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Electric Circuits by James W. Nilsson and Susan Riedel
From the publisher: Electric Circuits 9/e is the most widely used introductory circuits textbook of the past 25 years. As this book has evolved over the years to meet the changing learning styles of students, importantly, the underlying teaching approaches and philosophies remain unchanged. The goals are:
- To build an understanding of concepts and ideas explicitly in terms of previous learning
- To emphasize the relationship between conceptual understanding and problem solving approaches
- To provide students with a strong foundation of engineering practices.
Designed for use in a one or two-semester Introductory Circuit Analysis or Circuit Theory Course taught in Electrical or Computer Engineering Departments.
I used the second edition from 1986 as a reference. It is a good general reference for upper level. The book published by Addison-Wesley in its Series in Electrical Engineering.
Table of Contents - http://www.pearsonhighered.com/product?ISBN=0136114997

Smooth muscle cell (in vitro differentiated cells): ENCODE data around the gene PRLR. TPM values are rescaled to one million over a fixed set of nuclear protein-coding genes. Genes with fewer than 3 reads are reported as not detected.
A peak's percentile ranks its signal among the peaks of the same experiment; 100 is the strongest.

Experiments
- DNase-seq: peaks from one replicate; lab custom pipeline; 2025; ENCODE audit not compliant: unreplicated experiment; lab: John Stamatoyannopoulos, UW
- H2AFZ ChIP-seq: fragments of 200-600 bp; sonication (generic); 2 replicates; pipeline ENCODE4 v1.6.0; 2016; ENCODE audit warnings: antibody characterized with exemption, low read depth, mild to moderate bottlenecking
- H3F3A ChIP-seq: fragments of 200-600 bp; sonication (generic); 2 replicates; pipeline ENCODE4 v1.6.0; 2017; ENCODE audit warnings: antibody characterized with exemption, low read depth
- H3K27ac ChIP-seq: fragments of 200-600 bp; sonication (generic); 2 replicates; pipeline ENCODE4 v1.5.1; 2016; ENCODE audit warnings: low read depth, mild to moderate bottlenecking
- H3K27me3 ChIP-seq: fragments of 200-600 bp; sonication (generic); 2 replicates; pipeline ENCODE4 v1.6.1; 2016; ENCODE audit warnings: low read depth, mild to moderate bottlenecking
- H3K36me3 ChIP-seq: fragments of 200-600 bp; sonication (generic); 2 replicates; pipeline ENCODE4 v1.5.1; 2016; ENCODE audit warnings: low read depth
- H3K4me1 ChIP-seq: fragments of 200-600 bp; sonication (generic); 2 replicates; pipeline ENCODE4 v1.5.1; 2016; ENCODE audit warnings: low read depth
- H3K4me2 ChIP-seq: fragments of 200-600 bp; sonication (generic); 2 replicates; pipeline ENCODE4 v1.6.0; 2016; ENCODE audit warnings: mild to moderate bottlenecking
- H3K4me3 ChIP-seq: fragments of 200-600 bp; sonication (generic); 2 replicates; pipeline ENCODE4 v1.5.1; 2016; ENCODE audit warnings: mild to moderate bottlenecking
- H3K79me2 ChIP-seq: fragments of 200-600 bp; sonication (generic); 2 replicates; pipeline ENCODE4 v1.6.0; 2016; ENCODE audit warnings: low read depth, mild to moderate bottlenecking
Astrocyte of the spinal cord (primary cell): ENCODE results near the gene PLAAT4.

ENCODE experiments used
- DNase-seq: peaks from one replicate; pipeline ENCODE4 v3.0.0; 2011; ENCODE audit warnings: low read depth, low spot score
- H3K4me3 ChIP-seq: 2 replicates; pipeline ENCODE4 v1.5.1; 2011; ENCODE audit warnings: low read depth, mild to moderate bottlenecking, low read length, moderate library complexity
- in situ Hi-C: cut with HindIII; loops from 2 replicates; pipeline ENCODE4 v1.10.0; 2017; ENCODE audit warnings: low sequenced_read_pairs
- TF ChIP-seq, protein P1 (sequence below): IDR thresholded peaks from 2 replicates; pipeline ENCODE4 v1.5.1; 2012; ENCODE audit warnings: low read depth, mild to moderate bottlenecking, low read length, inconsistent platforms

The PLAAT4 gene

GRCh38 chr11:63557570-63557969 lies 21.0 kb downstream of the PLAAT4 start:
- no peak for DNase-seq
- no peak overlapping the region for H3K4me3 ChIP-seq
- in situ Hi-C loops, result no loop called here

Chapter 1 Circuit Variables 2 Practical Perspective: Balancing Power 1.1 Electrical Engineering: An Overview 1.2 The International System of Units 1.3 Circuit Analysis: An Overview 1.4 Voltage and Current 1.5 The Ideal Basic Circuit Element 1.6 Power and Energy Practical Perspective: Balancing Power Summary Problems Chapter 2 Circuit Elements 24 Practical Perspective: Electrical Safety 2.1 Voltage and Current Sources 2.2 Electrical Resistance (Ohm’s Law) 2.3 Construction of a Circuit Model 2.4 Kirchhoff’s Laws 2.5 Analysis of a Circuit Containing Dependent Sources Practical Perspective: Electrical Safety Summary Problems Chapter 3 Simple Resistive Circuits 56 Practical Perspective: A Rear Window Defroster 3.1 Resistors in Series 3.2 Resistors in Parallel 3.3 The Voltage-Divider and Current-Divider Circuits 3.4 Voltage Division and Current Division 3.5 Measuring Voltage and Current 3.6 Measuring Resistance—The Wheatstone Bridge 3.7 Delta-to-Wye (Pi-to-Tee) Equivalent Circuits Practical Perspective: A Rear Window Defroster Summary Problems Chapter 4 Techniques of Circuit Analysis 88 Practical Perspective: Circuits with Realistic Resistors 4.1 Terminology 4.2 Introduction to the Node-Voltage Method 4.3 The Node-Voltage Method and Dependent Sources 4.4 The Node-Voltage Method: Some Special Cases 4.5 Introduction to the Mesh-Current Method 4.6 The Mesh-Current Method and Dependent Sources 4.7 The Mesh-Current Method: Some Special Cases 4.8 The Node-Voltage Method Versus the Mesh-Current Method 4.9 Source Transformations 4.10 Thévenin and Norton Equivalents 4.11 More on Deriving a Thévenin Equivalent 4.12 Maximum Power Transfer 4.13 Superposition Practical Perspective: Circuits with Realistic Resistors Summary Problems Chapter 5 The Operational Amplifier 144 Practical Perspective: Strain Gages 5.1 Operational Amplifier Terminals 5.2 Terminal Voltages and Currents 5.3 The Inverting-Amplifier Circuit 5.4 The Summing-Amplifier Circuit 5.5 The Noninverting-Amplifier Circuit 5.6 The Difference-Amplifier Circuit 5.7 A More Realistic Model for the Operational Amplifier Practical Perspective: Strain Gages Summary Problems Chapter 6 Inductance, Capacitance, and Mutual Inductance 174 Practical Perspective: Proximity Switches 6.1 The Inductor 6.2 The Capacitor 6.3 Series-Parallel Combinations of Inductance and Capacitance 6.4 Mutual Inductance 6.5 A Closer Look at Mutual Inductance Practical Perspective: Proximity Switches Summary Problems Chapter 7 Response of First-Order RL and RC Circuits 212 Practical Perspective: A Flashing Light Circuit 7.1 The Natural Response of an RL Circuit 7.2 The Natural Response of an RC Circuit 7.3 The Step Response of RL and RC Circuits 7.4 A General Solution for Step and Natural Responses 7.5 Sequential Switching 7.6 Unbounded Response 7.7 The Integrating Amplifier Practical Perspective: A Flashing Light Circuit Summary Problems Chapter 8 Natural and Step Responses of RLC Circuits 264 Practical Perspective: An Ignition Circuit 8.1 Introduction to the Natural Response of a Parallel RLC Circuit 8.2 The Forms of the Natural Response of a Parallel RLC Circuit 8.3 The Step Response of a Parallel RLC Circuit 8.4 The Natural and Step Response of a Series RLC Circuit 8.5 A Circuit with Two Integrating Amplifiers Practical Perspective: An Ignition Circuit Summary Problems Chapter 9 Sinusoidal Steady-State Analysis 306 Practical Perspective: A Household Distribution Circuit 9.1 The Sinusoidal Source 9.2 The Sinusoidal Response 9.3 The Phasor 9.4 The Passive Circuit Elements in the Frequency Domain 9.5 Kirchhoff’s Laws in the Frequency Domain 9.6 Series, Parallel, and Delta-to-Wye Simplifications 9.7 Source Transformations and Thévenin-Norton Equivalent Circuits 9.8 The Node-Voltage Method 9.9 The Mesh-Current Method 9.10 The Transformer 334 9.11 The Ideal Transformer 9.12 Phasor Diagrams Practical Perspective: A Household Distribution Circuit Summary Problems Chapter 10 Sinusoidal Steady-State Power Calculations 360 Practical Perspective: Heating Appliances 10.1 Instantaneous Power 10.2 Average and Reactive Power 10.3 The rms Value and Power Calculations 10.4 Complex Power 10.5 Power Calculations 10.6 Maximum Power Transfer Practical Perspective: Heating Appliances Summary Problems Chapter 11 Balanced Three-Phase Circuits 398 Practical Perspective: Transmission and Distribution of Electric Power 11.1 Balanced Three-Phase Voltages 11.2 Three-Phase Voltage Sources 11.3 Analysis of the Wye-Wye Circuit 11.4 Analysis of the Wye-Delta Circuit 11.5 Power Calculations in Balanced Three-Phase Circuits 11.6 Measuring Average Power in Three-Phase Circuit Practical Perspective: Transmission and Distribution of Electric Power Summary Problems Chapter 12 Introduction to the Laplace Transform 428 Practical Perspective: Transient Effects 12.1 Definition of the Laplace Transform 12.2 The Step Function 12.3 The Impulse Function 12.4 Functional Transforms 12.5 Operational Transforms 12.6 Applying the Laplace Transfor 12.7 Inverse Transforms 12.8 Poles and Zeros of F(s) 12.9 Initial- and Final-Value Theorems Practical Perspective: Transient Effects Summary Problems Chapter 13 The Laplace Transform in Circuit Analysis 466 Practical Perspective: Surge Suppressors 13.1 Circuit Elements in the s Domain 13.2 Circuit Analysis in the s Domain 13.3 Applications 13.4 The Transfer Function 13.5 The Transfer Function in Partial Fraction Expansions 13.6 The Transfer Function and the Convolution Integral 13.7 The Transfer Function and the Steady-State Sinusoidal Response 13.8 The Impulse Function in Circuit Analysis Practical Perspective: Surge Suppressors Summary Problems Chapter 14 Introduction to Frequency Selective Circuits 522 Practical Perspective: Pushbutton Telephone Circuits 14.1 Some Preliminaries 14.2 Low-Pass Filters 14.3 High-Pass Filters 14.4 Bandpass Filters 14.5 Bandreject Filters Practical Perspective: Pushbutton Telephone Circuits Summary Problems Chapter 15 Active Filter Circuits 558 Practical Perspective: Bass Volume Control 15.1 First-Order Low-Pass and High-Pass Filters 15.2 Scaling 15.3 Op Amp Bandpass and Bandreject Filters 15.4 Higher Order Op Amp Filters 15.5 Narrowband Bandpass and Bandreject Filters Practical Perspective: Bass Volume Control Summary Problems Chapter 16 Fourier Series 604 Practical Perspective: Active High-Q Filters 16.1 Fourier Series Analysis: An Overview 16.2 The Fourier Coefficients 16.3 The Effect of Symmetry on the Fourier Coefficients 16.4 An Alternative Trigonometric Form of the Fourier Series 16.5 An Application 16.6 Average-Power Calculations with Periodic Functions 16.7 The rms Value of a Periodic Function 16.8 The Exponential Form of the Fourier Series 16.9 Amplitude and Phase Spectra Practical Perspective: Active High-Q Filters Summary Problems Chapter 17 The Fourier Transform 644 Practical Perspective: Filtering Digital Signals 17.1 The Derivation of the Fourier Transform 17.2 The Convergence of the Fourier Integral 17.3 Using Laplace Transforms to Find Fourier Transforms 17.4 Fourier Transforms in the Limit 17.5 Some Mathematical Properties 17.6 Operational Transforms 17.7 Circuit Applications 17.8 Parseval’s Theorems Practical Perspective: Filtering Digital Signals Summary Problems Chapter 18 Two-Port Circuits 678 Practical Perspective: Characterizing an Unknown Circuit 18.1 The Terminal Equations 18.2 The Two-Port Parameters 18.3 Analysis of the Terminated Two-Port Circuit 18.4 Interconnected Two-Port Circuits Practical Perspective: Characterizing an Unknown Circuit Summary Problems Appendix A The Solution of Linear Simultaneous Equations 705 A.1 Preliminary Steps A.2 Cramer’s Method A.3 The Characteristic Determinant A.4 The Numerator Determinant A.5 The Evaluation of a Determinant A.6 Matrices A.7 Matrix Algebra A.8 Identity, Adjoint, and Inverse Matrices A.9 Partitioned Matrices A.10 Applications Appendix B Complex Numbers 725 B.1 Notation B.2 The Graphical Representation of a Complex Number B.3 Arithmetic Operations B.4 Useful Identities B.5 The Integer Power of a Complex Number B.6 The Roots of a Complex Number Appendix C More on Magnetically Coupled Coils and Ideal Transformers 731 C.1 Equivalent Circuits for Magnetically Coupled Coils C.2 The Need for Ideal Transformers in the Equivalent Circuits Appendix D The Decibel 739 Appendix E Bode Diagrams 741 E.1 Real, First-Order Poles and Zeros E.2 Straight-Line Amplitude Plots E.3 More Accurate Amplitude Plots E.4 Straight-Line Phase Angle Plots E.5 Bode Diagrams: Complex Poles and Zeros E.6 Amplitude Plots E.7 Correcting Straight-Line Amplitude Plots E.8 Phase Angle Plots Appendix F An Abbreviated Table of Trigonometric Identities Appendix G An Abbreviated Table of Integrals Appendix H Common Standard Component Values Answers to Selected Problems Index